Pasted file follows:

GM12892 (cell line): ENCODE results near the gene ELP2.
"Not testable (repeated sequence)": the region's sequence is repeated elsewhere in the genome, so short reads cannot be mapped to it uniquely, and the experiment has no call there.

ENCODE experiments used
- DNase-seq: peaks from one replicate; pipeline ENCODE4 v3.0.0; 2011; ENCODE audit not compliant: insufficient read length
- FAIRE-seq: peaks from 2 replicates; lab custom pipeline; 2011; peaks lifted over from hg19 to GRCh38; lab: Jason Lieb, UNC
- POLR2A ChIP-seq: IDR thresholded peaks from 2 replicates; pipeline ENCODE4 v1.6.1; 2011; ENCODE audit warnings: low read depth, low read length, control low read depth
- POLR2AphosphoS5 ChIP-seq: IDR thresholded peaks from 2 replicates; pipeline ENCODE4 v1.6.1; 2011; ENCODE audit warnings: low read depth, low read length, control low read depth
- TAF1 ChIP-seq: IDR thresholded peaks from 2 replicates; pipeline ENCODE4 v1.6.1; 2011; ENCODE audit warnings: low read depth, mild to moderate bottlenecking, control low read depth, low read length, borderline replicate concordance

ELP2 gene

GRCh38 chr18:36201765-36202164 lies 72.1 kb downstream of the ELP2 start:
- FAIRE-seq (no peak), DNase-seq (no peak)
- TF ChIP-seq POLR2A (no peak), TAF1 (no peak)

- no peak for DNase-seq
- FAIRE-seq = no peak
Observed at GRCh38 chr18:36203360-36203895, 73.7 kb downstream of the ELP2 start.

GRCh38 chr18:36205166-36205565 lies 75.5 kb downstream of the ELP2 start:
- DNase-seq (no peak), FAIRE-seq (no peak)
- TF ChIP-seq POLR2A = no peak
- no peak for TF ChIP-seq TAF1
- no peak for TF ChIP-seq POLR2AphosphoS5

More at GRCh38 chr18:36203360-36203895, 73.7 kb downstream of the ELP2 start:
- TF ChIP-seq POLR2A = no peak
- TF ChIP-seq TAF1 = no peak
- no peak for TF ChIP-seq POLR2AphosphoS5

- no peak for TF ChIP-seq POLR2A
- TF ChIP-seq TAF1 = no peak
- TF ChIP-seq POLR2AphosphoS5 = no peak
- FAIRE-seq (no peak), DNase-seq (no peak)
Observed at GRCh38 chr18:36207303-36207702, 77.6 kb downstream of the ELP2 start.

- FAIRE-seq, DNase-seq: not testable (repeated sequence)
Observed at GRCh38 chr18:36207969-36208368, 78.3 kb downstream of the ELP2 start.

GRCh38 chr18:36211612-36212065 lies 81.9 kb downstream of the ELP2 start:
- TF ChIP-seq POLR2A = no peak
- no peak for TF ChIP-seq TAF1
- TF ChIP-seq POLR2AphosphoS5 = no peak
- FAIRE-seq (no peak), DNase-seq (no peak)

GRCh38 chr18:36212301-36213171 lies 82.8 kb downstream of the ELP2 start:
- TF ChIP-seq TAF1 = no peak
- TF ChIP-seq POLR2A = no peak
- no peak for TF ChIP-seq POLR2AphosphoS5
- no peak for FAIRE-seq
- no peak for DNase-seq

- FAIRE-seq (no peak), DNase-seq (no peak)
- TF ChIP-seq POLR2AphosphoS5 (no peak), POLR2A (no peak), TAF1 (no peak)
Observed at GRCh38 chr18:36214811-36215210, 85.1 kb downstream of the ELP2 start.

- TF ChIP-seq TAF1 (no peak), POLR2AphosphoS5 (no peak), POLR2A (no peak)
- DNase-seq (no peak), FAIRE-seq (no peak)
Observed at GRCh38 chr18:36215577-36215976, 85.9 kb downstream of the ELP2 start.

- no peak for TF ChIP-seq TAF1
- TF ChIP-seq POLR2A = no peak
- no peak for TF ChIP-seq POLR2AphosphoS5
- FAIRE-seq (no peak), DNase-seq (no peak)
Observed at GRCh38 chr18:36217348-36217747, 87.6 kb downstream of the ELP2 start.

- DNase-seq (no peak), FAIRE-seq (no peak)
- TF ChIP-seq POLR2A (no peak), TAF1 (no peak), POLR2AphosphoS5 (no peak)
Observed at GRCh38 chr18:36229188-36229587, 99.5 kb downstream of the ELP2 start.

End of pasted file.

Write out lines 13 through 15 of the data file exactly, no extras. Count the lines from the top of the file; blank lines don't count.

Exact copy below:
- no peak for DNase-seq
- FAIRE-seq = no peak
Observed at GRCh38 chr18:36203360-36203895, 73.7 kb downstream of the ELP2 start.